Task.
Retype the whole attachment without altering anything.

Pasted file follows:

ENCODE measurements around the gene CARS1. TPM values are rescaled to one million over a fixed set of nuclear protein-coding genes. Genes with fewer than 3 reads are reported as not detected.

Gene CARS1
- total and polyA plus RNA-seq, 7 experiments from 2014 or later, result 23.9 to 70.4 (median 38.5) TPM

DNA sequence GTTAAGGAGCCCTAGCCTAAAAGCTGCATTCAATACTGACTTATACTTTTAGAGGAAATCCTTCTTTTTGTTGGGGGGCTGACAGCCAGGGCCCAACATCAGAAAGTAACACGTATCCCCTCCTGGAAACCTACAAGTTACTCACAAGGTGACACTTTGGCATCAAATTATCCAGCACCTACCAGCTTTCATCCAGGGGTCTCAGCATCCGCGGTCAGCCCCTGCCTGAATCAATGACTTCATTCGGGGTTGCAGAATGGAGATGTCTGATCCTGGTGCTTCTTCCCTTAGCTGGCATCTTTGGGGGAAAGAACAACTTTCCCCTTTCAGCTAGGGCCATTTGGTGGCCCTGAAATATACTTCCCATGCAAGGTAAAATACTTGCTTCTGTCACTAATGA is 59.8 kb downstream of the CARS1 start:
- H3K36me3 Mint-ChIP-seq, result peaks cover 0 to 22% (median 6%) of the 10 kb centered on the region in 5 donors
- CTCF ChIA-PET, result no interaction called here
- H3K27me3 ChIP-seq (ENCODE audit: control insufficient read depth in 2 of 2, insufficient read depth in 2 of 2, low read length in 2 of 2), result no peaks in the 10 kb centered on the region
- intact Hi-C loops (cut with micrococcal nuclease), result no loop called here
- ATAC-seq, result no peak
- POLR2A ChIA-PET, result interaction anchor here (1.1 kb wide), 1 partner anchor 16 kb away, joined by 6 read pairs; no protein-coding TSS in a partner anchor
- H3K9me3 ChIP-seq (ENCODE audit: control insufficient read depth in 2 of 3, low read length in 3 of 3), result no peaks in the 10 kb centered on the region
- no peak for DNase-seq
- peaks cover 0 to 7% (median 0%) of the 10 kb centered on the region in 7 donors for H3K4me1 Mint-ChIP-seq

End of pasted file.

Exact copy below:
ENCODE measurements around the gene CARS1. TPM values are rescaled to one million over a fixed set of nuclear protein-coding genes. Genes with fewer than 3 reads are reported as not detected.

Gene CARS1
- total and polyA plus RNA-seq, 7 experiments from 2014 or later, result 23.9 to 70.4 (median 38.5) TPM

DNA sequence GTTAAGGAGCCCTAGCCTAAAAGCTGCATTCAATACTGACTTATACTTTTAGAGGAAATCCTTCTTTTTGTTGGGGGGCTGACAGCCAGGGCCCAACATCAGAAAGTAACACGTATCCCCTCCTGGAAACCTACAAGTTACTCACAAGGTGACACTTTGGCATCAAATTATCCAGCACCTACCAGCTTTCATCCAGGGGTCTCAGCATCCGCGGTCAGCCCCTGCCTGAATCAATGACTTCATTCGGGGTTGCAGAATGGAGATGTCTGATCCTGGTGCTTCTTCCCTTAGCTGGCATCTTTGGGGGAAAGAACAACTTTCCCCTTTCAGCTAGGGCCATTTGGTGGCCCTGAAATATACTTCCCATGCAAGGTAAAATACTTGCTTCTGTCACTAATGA is 59.8 kb downstream of the CARS1 start:
- H3K36me3 Mint-ChIP-seq, result peaks cover 0 to 22% (median 6%) of the 10 kb centered on the region in 5 donors
- CTCF ChIA-PET, result no interaction called here
- H3K27me3 ChIP-seq (ENCODE audit: control insufficient read depth in 2 of 2, insufficient read depth in 2 of 2, low read length in 2 of 2), result no peaks in the 10 kb centered on the region
- intact Hi-C loops (cut with micrococcal nuclease), result no loop called here
- ATAC-seq, result no peak
- POLR2A ChIA-PET, result interaction anchor here (1.1 kb wide), 1 partner anchor 16 kb away, joined by 6 read pairs; no protein-coding TSS in a partner anchor
- H3K9me3 ChIP-seq (ENCODE audit: control insufficient read depth in 2 of 3, low read length in 3 of 3), result no peaks in the 10 kb centered on the region
- no peak for DNase-seq
- peaks cover 0 to 7% (median 0%) of the 10 kb centered on the region in 7 donors for H3K4me1 Mint-ChIP-seq